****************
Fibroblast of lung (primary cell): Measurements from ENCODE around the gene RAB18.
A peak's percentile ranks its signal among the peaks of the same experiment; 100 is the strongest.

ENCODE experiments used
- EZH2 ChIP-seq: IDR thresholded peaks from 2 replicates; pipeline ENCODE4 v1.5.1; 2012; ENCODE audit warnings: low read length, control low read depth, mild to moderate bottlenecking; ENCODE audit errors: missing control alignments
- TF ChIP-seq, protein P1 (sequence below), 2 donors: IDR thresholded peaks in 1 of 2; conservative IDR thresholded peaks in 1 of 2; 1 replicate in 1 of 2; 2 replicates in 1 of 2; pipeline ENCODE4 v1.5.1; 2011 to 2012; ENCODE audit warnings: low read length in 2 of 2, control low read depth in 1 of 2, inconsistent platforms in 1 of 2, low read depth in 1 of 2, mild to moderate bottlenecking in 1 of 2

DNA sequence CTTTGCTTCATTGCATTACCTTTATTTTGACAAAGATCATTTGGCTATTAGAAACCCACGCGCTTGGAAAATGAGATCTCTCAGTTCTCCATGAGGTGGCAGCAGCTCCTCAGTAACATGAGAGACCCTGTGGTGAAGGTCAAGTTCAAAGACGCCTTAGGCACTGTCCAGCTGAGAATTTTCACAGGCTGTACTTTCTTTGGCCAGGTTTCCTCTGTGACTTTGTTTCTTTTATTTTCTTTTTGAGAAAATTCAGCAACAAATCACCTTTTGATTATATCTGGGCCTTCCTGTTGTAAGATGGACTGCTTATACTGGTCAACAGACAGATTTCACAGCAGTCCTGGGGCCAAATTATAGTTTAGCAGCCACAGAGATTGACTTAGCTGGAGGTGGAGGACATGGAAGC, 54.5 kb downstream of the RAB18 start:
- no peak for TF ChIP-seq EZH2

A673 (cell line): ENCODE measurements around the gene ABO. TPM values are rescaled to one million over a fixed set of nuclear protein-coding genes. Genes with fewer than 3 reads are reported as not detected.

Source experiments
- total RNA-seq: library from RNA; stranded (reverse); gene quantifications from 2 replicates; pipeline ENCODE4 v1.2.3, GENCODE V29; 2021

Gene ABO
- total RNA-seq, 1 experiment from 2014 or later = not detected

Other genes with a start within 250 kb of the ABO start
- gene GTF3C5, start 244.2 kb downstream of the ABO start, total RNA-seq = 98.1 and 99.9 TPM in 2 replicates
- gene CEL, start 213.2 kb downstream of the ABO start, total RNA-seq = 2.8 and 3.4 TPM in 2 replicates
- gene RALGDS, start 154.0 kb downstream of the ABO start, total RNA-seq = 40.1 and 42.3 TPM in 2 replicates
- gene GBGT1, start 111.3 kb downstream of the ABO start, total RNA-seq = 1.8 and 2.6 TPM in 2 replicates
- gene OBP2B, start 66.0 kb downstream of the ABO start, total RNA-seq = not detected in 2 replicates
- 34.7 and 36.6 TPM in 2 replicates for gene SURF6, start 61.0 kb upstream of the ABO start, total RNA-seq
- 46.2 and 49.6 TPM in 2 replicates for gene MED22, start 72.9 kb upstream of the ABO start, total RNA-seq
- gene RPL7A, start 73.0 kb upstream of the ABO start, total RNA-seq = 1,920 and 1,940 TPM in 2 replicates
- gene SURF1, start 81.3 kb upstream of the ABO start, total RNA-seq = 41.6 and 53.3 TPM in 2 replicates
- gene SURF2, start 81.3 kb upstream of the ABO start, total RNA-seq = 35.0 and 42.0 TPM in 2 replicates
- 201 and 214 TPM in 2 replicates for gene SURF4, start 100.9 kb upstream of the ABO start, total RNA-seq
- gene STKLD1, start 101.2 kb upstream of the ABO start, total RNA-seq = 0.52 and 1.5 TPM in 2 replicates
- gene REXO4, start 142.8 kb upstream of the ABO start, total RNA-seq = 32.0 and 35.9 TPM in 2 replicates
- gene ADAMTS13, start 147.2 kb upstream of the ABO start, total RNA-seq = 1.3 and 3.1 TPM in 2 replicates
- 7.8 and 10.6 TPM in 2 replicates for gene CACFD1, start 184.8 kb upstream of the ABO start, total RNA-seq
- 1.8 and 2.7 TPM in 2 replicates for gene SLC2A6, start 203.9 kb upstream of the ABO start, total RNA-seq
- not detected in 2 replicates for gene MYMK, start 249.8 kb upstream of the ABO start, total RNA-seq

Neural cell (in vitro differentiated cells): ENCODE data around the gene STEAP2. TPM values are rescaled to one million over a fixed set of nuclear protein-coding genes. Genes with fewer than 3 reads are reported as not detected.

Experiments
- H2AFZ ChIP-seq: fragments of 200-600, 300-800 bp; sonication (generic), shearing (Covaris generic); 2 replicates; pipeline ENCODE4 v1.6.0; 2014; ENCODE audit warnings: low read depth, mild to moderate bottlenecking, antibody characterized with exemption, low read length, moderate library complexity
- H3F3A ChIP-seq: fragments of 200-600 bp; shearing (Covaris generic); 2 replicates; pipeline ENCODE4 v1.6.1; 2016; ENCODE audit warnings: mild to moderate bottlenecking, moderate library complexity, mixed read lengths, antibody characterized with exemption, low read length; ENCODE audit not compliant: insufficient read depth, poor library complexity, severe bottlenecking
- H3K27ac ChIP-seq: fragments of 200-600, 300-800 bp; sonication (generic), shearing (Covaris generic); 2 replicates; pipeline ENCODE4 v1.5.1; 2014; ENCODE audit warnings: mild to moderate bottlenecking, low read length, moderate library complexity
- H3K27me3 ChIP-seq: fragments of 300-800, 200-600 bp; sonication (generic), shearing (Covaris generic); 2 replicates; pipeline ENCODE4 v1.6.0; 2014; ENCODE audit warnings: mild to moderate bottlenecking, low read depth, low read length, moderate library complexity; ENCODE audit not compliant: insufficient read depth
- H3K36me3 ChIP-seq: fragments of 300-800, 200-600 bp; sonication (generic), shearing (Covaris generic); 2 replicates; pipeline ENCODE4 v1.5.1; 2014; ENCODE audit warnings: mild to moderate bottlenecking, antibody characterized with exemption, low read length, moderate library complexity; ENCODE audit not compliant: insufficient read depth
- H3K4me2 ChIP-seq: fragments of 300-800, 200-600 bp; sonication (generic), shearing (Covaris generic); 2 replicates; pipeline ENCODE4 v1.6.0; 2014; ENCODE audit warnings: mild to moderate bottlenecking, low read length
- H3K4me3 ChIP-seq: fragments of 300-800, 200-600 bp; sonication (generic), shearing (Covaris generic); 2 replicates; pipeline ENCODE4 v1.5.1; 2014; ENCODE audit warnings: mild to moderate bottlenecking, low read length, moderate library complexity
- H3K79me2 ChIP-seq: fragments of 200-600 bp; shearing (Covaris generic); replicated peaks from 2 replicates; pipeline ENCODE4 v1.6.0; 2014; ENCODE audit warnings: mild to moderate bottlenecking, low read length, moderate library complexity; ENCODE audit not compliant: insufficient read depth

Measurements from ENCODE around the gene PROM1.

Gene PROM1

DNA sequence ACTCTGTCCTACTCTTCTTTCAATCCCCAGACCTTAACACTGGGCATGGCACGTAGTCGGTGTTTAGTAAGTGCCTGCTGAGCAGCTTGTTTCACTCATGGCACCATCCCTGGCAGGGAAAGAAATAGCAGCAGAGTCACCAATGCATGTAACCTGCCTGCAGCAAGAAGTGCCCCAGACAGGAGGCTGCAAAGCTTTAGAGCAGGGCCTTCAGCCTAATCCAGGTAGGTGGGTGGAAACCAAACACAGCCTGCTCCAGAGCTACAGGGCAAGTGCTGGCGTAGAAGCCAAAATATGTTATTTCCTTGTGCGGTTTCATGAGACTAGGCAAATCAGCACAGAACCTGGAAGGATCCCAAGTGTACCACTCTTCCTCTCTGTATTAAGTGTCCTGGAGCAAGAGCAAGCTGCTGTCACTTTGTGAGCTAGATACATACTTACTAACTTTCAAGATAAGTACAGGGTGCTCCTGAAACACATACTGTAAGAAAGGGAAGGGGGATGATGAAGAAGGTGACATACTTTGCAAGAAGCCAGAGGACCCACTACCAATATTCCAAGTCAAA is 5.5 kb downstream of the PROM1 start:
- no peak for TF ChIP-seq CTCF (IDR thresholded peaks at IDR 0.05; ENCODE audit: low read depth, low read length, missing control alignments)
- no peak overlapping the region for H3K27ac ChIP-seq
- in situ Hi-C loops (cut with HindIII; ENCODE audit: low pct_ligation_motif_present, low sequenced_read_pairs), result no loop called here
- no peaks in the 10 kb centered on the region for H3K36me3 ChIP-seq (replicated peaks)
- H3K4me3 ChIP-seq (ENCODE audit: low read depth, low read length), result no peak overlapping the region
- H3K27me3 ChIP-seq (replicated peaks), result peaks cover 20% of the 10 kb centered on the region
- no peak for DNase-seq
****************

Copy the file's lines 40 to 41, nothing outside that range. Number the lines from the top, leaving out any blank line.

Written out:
- H3K79me2 ChIP-seq: fragments of 200-600 bp; shearing (Covaris generic); replicated peaks from 2 replicates; pipeline ENCODE4 v1.6.0; 2014; ENCODE audit warnings: mild to moderate bottlenecking, low read length, moderate library complexity; ENCODE audit not compliant: insufficient read depth

Measurements from ENCODE around the gene PROM1.